Anglican Communion in Kenya and the charm of religiosity


Anglican Communion in Kenya

Anglican Communion in Kenya

“We are true and original Anglicans’’ This is a common statement that we hear most of our traditional and religious members of the Anglican Communion in Kenya claim with pride. ‘You cannot take it away from us,’ they chide. Anglican Communion in Kenya falls under the world wide Anglican Communion. This is the story we bring you as a week opener.

Archbishop Dr Eliud Wabukala is the current de facto head of the Anglican Communion in Kenya. He is also the diocesan Bishop of All Saints Diocese in Nairobi. The Anglican Communion in Kenya boosts of several dioceses in its Provinces.

Dr Wabukala is also the chairman of GAFCON, an African Anglican Communion initiative of African Primates that was formed during the protest of the controversial acceptance of ordinations of gay clergy and Bishops into the Anglican Communion. This almost developed into a major split in the Anglican Communion.

Archbishop Dr Rowan Williams is the purported world wide leader of the Anglican Communion, though in a ceremonial capacity. ‘We share together the apostolic faith within the body of Christ; witnessing the Good News of Salvation.’ How many of you share the Anglican Communion in Kenya?

Religiosity embedded in the fellowship of the Anglican Communion in Kenya

I have faithfully attended church services within the fellowship of the Anglican Communion in Kenya and interestingly, majority of the congregants adhere to the traditions and norms of the church to the latter, to the extent of telling off a priest when they miss out on some liturgy.

We walk, talk, greet, seat, behave, dress and even eat like Anglicans. The ‘tukutendereza’ greeting preceded by the special hug and kiss is always the norm before and after church services. It is a greeting for the better Anglican brethren. I wonder if this religiosity practice will help us to even see the gates of heaven, while deep in our hearts we know that we have planted forbidden and demonic seeds.’

We were faithfully baptized with a mark of the cross in trinity, reciting the entire beautiful and perfect liturgy on behalf our newly born infants and on behalf of ourselves reminding us of our Anglicanism, religiosity or Christianity whichever the case. Which of these three do you think is almost impracticable?

I guess it is Christianity which is superior. It’s a temple of the Trinity housing the Father, the Son and the Holy Ghost, making it even more difficult because the desires we have for the things of the flesh tend to override the merger. Anglicanism and religiosity are normally social identities that are easily practicable without the thought of injecting spiritual growth.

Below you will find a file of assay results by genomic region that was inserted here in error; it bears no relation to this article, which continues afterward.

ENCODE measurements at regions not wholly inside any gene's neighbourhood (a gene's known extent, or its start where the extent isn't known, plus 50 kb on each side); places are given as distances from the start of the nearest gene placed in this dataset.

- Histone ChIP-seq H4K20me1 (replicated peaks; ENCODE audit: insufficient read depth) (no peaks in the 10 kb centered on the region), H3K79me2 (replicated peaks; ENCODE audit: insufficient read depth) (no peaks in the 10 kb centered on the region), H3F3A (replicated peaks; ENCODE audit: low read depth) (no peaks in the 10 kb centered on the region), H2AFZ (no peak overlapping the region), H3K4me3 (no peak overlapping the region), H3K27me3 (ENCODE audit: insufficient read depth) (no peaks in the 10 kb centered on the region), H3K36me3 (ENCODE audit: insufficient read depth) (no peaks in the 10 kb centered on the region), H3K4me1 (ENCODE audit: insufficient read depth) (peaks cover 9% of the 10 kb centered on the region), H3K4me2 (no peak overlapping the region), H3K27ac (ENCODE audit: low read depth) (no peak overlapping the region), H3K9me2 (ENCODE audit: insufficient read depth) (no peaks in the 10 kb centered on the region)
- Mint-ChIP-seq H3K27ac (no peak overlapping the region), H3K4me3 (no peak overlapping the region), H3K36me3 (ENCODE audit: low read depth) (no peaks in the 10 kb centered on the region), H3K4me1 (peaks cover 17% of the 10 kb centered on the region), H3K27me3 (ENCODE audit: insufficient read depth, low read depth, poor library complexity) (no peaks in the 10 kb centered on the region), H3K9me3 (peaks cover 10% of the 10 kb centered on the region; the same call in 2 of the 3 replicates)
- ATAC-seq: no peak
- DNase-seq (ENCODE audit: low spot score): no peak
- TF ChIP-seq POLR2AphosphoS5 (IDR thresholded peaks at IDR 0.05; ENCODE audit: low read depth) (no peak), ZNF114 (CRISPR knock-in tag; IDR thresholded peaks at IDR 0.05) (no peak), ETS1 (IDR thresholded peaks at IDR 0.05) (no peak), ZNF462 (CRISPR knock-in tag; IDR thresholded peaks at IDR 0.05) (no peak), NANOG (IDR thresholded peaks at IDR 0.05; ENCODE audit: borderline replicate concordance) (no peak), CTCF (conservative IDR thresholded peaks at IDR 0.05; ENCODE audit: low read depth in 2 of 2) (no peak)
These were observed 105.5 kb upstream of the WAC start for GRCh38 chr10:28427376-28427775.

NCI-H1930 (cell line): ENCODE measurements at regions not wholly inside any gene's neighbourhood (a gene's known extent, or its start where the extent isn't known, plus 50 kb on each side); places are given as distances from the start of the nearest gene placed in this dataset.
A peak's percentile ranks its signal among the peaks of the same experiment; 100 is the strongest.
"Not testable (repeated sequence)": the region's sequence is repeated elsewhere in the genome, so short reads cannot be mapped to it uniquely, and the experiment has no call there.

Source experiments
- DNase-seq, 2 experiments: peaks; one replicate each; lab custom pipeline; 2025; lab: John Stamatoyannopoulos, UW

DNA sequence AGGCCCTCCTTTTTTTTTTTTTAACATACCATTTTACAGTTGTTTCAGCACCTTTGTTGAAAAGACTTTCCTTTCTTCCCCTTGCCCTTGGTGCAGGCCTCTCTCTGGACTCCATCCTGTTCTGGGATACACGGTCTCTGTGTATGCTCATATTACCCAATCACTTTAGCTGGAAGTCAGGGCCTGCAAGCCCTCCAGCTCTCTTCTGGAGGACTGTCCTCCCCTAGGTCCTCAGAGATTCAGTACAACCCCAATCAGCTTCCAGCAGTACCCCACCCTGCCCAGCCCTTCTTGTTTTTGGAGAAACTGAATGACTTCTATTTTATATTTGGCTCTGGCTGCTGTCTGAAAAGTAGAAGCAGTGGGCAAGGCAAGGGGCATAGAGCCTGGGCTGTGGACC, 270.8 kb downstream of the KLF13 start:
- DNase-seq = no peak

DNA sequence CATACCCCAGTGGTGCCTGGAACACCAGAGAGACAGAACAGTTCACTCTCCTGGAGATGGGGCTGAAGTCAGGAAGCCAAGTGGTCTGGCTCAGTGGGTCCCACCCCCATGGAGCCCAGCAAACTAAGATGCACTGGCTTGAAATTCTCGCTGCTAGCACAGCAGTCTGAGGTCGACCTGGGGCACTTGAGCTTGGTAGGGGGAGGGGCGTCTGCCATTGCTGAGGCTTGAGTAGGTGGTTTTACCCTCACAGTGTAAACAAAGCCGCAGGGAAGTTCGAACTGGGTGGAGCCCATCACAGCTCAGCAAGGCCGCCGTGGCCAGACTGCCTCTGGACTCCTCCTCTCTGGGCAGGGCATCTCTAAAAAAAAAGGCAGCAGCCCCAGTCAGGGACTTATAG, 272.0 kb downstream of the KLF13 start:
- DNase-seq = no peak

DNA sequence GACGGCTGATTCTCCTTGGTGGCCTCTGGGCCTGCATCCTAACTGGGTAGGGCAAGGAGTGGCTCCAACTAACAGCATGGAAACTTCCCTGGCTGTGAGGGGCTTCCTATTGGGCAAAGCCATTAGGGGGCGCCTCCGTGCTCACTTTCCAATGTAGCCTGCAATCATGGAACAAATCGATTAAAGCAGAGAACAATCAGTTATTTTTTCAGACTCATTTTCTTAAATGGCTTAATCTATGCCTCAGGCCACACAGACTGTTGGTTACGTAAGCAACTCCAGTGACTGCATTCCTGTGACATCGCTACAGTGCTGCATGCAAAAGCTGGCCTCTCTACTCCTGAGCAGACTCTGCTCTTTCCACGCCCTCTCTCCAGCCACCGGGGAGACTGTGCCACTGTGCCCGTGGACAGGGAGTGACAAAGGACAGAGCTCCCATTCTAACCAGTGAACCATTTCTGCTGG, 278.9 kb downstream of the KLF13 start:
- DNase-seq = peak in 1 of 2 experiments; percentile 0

A tradition without the Trinity not only helps us to adorn a sheep’s skin, but also helps us to become potential wolves. Our Anglicanism and religiosity doesn’t hook us up with any favor with God. The Anglican Communion in Kenya embedding vices like discrimination, corruption and social injustices is a mockery before the eyes of the Lord.

Anglican Communion in Kenya and the changing times

The Anglican Communion in Kenya might have ignorantly embedded wrong traditions, or maybe it could be the changing modern times that are opening up windows of transformation. Theology is a really amazing and expanding subject that one can explore.

Modern theologians are flexible to embrace new ideologies while conservatives are resistant to theological changes. Contextualizing scriptures and interpreting them wrongly can be very detrimental to the growth of the Church of God.

The Anglican Communion in Kenya has time and again subjected its congregants with unconventional priests and evangelists who have no theological background or knowledge. At independence or thereabout the population of the Anglican Communion in Kenya was about 2million against a population of 4million Kenyans. That is to say half of the population of Kenyans was of the Anglican Communion.

Today the Anglican Communion in Kenya stands at a population of about 3million against a population of 40milion Kenyans. This clearly demonstrates a dangerous trend which might lead to empty Anglican churches and probably we might be forced to turn our churches into museums.